Wednesday, March 19, 2008

Plants get sick too

Welcome to The Hypersensitive Response! This blog is intended to provide information about the basics of plant pathology, the history of plant pathology, plant diseases, plant disease diagnosis, disease management, current topics, recently published papers, and much more.

For those of you who have never thought about it, plants are organisms that suffer stresses just like animals/humans do. Because of the nature of plants, the stresses they endure are in many ways different from those endured by animals, but they are remarkably similar too, as future posts will point out.

Plant stresses can be broadly divided in abiotic and biotic stresses. Abiotic stresses are those that result from the environment that the plant is in. For example, a plant cannot simply walk off to a cooler area when it is too hot, and low and high temperature can cause stress. Plants derive their mineral nutrition (mainly) through their root system, so availability of nutrients (either too much or not enough) can cause stress to a plant. Humidity, physical wounding, too much water or not enough, all are causes of abiotic stress.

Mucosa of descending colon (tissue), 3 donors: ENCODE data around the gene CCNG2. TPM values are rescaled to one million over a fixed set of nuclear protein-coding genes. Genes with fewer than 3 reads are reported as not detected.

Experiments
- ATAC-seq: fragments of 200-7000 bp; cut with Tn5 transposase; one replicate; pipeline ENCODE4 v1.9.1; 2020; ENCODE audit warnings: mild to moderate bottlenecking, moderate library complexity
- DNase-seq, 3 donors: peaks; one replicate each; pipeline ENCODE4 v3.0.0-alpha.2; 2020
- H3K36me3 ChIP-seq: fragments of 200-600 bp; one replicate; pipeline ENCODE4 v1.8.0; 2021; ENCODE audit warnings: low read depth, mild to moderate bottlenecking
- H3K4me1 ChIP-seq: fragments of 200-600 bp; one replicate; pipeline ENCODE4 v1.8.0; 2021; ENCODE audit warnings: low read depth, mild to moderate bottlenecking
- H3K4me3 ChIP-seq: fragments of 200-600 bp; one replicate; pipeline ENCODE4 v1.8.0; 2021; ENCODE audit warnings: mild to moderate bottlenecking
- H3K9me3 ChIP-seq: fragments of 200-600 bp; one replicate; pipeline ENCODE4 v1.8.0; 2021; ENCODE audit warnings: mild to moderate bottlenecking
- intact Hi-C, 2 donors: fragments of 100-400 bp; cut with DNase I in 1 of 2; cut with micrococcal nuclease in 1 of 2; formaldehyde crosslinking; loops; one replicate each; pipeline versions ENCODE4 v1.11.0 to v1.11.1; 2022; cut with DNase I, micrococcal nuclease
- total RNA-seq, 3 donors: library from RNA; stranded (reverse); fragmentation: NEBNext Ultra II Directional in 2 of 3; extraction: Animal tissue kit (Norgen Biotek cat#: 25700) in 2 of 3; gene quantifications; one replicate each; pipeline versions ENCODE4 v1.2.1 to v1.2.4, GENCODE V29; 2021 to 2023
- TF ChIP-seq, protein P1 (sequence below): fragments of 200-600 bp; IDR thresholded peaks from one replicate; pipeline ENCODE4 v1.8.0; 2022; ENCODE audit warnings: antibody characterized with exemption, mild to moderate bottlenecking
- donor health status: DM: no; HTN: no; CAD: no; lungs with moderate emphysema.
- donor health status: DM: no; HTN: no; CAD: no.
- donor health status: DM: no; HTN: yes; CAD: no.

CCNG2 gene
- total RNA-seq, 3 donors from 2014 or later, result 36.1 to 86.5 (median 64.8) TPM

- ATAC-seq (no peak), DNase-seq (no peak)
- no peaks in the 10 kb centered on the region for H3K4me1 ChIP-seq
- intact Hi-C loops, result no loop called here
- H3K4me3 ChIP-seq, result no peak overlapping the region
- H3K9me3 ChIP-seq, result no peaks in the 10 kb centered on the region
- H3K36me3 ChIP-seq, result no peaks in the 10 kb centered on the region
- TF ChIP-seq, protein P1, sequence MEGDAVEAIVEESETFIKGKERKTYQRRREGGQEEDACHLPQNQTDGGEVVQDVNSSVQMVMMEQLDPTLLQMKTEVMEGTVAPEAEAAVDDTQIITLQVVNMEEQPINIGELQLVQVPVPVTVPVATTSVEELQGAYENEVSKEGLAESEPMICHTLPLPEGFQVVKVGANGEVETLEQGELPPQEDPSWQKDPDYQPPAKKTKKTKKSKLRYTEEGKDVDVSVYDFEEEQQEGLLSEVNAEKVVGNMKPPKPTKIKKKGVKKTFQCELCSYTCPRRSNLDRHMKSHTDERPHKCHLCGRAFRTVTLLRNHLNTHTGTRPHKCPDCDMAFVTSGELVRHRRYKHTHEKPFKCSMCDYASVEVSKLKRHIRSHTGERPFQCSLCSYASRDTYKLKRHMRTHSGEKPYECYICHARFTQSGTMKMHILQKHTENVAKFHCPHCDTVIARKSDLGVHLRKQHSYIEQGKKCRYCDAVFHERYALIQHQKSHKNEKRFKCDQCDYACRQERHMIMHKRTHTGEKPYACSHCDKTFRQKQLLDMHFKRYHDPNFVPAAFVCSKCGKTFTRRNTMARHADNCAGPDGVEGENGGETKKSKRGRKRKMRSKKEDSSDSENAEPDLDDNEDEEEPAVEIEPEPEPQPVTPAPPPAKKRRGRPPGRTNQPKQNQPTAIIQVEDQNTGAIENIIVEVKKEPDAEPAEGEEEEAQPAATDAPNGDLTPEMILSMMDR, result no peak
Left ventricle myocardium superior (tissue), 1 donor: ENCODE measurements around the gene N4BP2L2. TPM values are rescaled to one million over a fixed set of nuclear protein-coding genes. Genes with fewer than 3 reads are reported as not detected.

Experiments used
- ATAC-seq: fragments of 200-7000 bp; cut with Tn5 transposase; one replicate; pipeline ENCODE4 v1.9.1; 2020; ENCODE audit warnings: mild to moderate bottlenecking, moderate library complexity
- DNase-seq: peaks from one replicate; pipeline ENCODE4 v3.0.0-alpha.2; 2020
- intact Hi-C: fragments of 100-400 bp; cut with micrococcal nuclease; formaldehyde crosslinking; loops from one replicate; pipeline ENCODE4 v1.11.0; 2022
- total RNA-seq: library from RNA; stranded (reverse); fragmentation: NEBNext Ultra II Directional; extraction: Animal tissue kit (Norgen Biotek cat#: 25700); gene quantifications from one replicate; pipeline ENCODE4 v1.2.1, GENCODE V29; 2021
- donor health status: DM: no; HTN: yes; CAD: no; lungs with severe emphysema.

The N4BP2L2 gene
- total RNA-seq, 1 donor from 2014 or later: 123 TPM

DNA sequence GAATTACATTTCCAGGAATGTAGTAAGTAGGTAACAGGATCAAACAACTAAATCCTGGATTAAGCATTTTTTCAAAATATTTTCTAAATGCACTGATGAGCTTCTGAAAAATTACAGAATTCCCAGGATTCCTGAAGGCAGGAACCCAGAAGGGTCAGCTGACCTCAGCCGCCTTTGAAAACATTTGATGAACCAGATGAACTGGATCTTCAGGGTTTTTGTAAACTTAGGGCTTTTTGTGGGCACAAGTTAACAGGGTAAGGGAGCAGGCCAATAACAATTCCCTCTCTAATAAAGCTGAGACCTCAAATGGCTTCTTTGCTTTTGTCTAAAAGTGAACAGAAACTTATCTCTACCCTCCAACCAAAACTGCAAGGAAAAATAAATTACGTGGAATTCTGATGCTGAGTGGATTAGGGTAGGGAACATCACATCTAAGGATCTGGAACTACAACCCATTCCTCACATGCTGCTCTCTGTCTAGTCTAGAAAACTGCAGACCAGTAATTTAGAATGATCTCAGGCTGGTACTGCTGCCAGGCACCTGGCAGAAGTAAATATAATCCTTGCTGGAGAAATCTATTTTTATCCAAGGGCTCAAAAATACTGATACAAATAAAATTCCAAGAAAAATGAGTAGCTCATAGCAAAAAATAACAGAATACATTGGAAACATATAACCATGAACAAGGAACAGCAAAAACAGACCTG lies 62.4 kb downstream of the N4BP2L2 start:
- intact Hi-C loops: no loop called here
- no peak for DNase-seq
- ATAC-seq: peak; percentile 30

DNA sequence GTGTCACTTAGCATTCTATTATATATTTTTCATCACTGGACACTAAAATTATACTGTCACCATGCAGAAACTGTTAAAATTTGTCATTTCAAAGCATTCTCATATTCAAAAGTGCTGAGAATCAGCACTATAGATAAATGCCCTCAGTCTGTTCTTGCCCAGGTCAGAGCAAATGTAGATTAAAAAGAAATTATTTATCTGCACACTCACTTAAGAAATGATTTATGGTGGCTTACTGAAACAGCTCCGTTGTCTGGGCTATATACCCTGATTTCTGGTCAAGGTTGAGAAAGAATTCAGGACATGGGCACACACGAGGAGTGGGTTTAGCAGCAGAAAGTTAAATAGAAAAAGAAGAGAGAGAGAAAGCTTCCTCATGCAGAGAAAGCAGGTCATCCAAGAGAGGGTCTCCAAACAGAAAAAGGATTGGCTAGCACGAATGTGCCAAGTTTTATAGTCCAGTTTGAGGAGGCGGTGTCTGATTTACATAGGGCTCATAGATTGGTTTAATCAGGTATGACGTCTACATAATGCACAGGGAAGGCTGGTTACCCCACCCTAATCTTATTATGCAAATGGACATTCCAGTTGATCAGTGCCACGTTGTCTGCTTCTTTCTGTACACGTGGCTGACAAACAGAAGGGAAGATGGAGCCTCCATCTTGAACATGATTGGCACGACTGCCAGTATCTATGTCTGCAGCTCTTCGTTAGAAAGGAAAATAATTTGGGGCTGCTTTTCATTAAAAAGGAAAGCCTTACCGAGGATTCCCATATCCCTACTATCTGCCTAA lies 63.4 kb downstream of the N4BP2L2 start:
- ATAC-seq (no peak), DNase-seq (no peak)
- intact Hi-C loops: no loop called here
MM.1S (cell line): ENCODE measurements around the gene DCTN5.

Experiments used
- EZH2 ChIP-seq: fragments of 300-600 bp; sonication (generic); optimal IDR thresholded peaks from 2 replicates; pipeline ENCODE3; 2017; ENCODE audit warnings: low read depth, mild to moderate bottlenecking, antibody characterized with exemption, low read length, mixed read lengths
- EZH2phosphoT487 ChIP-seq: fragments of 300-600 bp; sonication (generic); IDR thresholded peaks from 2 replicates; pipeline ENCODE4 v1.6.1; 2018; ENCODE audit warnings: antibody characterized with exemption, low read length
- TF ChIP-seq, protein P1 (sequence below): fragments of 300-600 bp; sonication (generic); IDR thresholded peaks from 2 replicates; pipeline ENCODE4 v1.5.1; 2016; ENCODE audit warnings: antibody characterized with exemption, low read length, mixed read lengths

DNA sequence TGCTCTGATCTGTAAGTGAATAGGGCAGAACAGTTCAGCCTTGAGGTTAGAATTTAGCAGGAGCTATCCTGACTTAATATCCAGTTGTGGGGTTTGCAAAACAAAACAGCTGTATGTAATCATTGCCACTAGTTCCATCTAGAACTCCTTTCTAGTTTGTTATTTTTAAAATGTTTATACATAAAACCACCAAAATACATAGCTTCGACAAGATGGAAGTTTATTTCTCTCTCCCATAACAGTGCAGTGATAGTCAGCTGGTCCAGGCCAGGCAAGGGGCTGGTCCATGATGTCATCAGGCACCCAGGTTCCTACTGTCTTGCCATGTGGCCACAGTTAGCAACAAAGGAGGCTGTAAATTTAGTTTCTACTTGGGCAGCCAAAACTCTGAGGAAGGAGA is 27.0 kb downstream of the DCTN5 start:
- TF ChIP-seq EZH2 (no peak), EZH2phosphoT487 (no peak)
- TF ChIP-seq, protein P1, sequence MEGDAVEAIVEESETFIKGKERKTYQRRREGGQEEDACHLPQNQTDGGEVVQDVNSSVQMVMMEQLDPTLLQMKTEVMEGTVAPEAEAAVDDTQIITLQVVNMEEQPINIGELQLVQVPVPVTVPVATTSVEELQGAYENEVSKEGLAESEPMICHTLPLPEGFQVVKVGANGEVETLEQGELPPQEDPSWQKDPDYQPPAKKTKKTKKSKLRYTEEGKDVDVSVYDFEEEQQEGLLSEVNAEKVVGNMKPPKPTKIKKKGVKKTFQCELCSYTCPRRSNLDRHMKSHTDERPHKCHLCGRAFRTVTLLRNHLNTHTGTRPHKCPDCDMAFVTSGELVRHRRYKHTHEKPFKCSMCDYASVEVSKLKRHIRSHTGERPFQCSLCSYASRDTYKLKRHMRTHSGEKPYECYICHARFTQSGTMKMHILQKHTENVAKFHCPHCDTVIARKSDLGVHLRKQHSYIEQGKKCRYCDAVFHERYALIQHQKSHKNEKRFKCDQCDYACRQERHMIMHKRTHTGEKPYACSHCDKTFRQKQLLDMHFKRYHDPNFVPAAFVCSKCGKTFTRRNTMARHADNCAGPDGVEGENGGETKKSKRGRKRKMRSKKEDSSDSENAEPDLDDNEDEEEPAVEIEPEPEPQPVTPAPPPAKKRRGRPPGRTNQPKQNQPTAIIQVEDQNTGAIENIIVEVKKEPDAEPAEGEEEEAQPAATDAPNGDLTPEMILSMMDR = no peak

Biotic stresses are those caused by other organisms. The term "organisms" is used broadly here, and includes viruses (which are not considered living organisms), bacteria, fungi, nematodes, insects, and even other plants.

The field of plant pathology mainly focuses on diseases caused by organisms, however, often interactions with abiotic factors are also considered. For example, a plant may normally not be attacked by a certain pathogen, but is a target whent he plant is already weakened by an excess water. There often are interactions between abiotic and biotic factors to plant disease, and hopefully these will be discussed extensively on this blog.

If you want to contribute as a guest author, please contact me at the e-mail address provided in the sidebar. I will gladly turn this blog into a group blog, and I invite everyone that has something to write on plant pathology to become a one-time guest author, or a regular contributor. The more people, the broader the scope, and the more interesting the blog becomes.

Welcome and enjoy!

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